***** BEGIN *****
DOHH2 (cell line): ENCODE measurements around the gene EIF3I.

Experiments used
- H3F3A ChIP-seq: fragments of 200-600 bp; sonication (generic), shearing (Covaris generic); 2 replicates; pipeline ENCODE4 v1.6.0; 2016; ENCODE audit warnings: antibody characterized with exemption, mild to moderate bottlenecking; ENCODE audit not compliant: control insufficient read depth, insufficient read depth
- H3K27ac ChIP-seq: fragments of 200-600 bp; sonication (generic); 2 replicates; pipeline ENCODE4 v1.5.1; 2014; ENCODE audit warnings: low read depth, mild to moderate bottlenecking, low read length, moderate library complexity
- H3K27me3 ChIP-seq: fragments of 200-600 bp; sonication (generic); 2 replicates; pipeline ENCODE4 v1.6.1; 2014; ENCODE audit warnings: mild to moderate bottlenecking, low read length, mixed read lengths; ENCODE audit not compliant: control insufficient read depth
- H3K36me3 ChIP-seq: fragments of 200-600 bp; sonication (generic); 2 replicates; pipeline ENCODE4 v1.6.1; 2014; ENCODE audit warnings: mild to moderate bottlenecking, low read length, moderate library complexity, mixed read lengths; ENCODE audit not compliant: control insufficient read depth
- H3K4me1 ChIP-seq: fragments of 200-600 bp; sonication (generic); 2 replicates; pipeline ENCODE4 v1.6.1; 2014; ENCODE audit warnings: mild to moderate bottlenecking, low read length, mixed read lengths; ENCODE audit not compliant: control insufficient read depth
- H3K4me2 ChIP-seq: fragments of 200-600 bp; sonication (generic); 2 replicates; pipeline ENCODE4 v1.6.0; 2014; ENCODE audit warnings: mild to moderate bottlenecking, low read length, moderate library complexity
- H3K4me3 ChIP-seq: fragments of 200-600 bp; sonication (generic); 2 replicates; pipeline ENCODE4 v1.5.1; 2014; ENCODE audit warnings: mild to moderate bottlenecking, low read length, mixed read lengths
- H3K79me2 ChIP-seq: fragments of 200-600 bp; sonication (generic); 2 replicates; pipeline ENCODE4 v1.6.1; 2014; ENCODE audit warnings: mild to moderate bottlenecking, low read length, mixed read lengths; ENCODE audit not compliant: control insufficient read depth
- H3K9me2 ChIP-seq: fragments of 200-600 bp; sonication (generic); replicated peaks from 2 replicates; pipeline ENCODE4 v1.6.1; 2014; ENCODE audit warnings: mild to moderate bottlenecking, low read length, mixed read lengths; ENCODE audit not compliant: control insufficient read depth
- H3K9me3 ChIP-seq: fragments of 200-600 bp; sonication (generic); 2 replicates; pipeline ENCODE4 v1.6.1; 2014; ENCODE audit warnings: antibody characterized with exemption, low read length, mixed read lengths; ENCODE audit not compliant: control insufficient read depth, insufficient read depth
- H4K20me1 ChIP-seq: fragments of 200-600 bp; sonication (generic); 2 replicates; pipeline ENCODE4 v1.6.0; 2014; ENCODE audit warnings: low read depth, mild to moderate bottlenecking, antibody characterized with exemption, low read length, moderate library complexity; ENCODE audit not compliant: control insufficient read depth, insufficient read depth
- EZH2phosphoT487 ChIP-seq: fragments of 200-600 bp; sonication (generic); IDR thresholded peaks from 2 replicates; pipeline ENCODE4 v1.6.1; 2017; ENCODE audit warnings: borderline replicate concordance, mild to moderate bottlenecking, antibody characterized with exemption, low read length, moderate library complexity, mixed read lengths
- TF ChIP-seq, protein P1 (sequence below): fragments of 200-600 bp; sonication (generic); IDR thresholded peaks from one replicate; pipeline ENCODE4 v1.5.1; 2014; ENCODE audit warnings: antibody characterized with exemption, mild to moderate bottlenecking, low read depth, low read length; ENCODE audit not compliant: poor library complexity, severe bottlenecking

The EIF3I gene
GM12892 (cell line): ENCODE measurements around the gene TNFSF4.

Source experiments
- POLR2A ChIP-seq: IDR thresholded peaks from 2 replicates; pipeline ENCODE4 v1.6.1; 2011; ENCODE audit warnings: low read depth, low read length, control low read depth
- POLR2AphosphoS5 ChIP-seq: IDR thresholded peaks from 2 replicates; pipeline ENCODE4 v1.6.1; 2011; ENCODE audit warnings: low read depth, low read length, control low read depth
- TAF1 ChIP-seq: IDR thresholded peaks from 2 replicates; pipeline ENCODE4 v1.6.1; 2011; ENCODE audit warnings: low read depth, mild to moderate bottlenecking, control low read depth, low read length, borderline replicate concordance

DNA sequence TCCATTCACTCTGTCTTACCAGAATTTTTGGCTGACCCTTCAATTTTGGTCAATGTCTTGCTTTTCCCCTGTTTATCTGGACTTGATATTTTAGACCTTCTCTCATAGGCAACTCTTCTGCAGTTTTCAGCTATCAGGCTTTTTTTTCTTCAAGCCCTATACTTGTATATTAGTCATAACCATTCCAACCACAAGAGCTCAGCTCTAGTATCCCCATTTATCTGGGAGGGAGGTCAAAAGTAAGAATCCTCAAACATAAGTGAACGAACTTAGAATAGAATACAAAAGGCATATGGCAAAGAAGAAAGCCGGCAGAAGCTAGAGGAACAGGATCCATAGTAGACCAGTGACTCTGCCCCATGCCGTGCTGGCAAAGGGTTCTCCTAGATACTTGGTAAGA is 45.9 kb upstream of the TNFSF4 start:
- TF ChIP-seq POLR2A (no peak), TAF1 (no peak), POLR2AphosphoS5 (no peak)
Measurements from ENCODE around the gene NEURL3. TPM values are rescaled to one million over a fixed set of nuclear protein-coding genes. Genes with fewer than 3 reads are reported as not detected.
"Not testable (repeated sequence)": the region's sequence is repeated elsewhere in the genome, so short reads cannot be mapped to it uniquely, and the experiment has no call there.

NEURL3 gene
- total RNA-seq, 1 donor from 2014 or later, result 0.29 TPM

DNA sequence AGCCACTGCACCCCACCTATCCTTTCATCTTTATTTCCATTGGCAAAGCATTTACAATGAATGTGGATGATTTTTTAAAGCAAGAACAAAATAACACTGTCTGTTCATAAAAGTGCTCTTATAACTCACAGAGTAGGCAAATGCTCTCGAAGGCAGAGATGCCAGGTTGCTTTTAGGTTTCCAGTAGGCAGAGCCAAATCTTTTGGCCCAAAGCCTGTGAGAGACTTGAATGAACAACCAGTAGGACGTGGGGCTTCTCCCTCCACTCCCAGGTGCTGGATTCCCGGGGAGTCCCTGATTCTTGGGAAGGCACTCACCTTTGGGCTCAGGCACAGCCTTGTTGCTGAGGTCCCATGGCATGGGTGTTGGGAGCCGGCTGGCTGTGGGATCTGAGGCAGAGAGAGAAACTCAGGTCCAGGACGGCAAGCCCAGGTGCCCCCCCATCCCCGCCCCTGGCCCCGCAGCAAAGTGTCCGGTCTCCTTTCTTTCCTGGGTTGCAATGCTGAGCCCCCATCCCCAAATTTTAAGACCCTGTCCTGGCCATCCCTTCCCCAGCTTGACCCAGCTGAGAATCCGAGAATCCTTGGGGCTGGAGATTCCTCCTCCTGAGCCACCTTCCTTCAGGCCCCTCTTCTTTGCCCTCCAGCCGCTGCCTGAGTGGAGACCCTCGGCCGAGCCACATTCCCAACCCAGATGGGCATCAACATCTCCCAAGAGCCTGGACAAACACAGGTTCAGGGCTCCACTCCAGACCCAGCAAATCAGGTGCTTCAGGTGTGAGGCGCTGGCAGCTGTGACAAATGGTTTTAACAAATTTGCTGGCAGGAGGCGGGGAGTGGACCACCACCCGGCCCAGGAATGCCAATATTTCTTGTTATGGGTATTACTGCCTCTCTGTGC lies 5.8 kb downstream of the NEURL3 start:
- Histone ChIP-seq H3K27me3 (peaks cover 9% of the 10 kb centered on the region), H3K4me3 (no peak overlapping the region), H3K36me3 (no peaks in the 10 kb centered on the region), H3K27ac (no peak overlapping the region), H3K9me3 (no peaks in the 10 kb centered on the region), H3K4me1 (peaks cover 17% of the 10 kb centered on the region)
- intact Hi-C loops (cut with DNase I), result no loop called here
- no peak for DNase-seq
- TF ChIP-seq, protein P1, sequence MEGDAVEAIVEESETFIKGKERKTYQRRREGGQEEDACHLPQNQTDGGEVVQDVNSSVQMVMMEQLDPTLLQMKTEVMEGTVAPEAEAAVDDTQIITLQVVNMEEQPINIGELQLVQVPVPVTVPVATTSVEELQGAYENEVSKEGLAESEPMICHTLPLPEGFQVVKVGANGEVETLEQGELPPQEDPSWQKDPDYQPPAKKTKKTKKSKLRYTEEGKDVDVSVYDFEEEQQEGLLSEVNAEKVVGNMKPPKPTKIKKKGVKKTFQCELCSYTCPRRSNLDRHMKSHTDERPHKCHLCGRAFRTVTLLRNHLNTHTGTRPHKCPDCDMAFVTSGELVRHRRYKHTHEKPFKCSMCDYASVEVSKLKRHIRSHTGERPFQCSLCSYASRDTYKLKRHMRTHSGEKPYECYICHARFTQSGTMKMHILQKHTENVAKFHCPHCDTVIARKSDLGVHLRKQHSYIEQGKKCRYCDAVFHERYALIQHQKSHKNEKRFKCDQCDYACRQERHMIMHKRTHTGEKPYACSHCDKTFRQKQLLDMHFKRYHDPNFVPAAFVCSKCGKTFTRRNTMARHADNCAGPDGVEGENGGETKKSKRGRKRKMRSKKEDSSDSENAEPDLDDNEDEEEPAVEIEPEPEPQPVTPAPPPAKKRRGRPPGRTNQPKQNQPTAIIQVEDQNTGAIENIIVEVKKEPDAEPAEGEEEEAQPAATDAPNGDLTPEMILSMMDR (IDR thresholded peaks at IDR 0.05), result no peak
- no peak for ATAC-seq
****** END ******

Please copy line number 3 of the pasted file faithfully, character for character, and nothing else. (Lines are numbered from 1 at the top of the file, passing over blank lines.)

- H3F3A ChIP-seq: fragments of 200-600 bp; sonication (generic), shearing (Covaris generic); 2 replicates; pipeline ENCODE4 v1.6.0; 2016; ENCODE audit warnings: antibody characterized with exemption, mild to moderate bottlenecking; ENCODE audit not compliant: control insufficient read depth, insufficient read depth